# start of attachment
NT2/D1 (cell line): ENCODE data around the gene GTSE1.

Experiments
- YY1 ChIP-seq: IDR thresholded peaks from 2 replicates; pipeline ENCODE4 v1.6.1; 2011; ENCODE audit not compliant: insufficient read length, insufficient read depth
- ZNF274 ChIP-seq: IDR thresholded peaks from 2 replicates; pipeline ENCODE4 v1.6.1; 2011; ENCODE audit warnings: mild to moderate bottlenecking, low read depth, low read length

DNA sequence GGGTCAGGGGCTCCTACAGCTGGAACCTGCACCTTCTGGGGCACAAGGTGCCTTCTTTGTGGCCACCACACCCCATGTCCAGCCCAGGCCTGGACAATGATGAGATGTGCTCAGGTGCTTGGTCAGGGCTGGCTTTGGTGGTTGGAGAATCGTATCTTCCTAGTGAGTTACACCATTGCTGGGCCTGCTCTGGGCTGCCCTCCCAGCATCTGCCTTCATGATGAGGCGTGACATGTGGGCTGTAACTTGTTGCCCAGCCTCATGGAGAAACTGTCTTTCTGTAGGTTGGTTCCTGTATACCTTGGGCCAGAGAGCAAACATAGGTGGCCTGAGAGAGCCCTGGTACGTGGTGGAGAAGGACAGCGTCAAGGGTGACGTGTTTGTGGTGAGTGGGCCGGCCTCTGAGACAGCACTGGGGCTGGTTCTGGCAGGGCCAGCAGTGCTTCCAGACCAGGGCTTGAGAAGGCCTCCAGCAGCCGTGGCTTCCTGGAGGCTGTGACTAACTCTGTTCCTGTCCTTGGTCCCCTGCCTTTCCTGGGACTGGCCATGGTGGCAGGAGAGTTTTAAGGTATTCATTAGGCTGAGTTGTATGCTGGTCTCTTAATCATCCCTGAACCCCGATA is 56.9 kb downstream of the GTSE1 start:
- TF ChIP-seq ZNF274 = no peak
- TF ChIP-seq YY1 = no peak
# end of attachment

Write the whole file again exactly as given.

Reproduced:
NT2/D1 (cell line): ENCODE data around the gene GTSE1.

Experiments
- YY1 ChIP-seq: IDR thresholded peaks from 2 replicates; pipeline ENCODE4 v1.6.1; 2011; ENCODE audit not compliant: insufficient read length, insufficient read depth
- ZNF274 ChIP-seq: IDR thresholded peaks from 2 replicates; pipeline ENCODE4 v1.6.1; 2011; ENCODE audit warnings: mild to moderate bottlenecking, low read depth, low read length

DNA sequence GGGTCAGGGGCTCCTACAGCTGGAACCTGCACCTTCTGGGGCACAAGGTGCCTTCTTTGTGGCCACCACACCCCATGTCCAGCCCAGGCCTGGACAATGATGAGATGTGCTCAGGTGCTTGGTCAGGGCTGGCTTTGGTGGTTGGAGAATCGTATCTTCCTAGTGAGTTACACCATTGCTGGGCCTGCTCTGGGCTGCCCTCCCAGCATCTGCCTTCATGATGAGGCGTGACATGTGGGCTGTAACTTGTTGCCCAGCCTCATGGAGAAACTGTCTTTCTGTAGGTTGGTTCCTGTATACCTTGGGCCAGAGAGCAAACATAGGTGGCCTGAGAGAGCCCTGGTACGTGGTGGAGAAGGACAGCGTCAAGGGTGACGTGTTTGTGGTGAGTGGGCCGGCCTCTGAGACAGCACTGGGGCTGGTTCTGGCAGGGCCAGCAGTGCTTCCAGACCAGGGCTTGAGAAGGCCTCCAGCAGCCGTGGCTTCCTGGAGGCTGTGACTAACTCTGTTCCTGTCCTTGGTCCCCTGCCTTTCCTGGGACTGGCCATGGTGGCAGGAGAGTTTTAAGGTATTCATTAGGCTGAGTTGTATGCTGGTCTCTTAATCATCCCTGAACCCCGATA is 56.9 kb downstream of the GTSE1 start:
- TF ChIP-seq ZNF274 = no peak
- TF ChIP-seq YY1 = no peak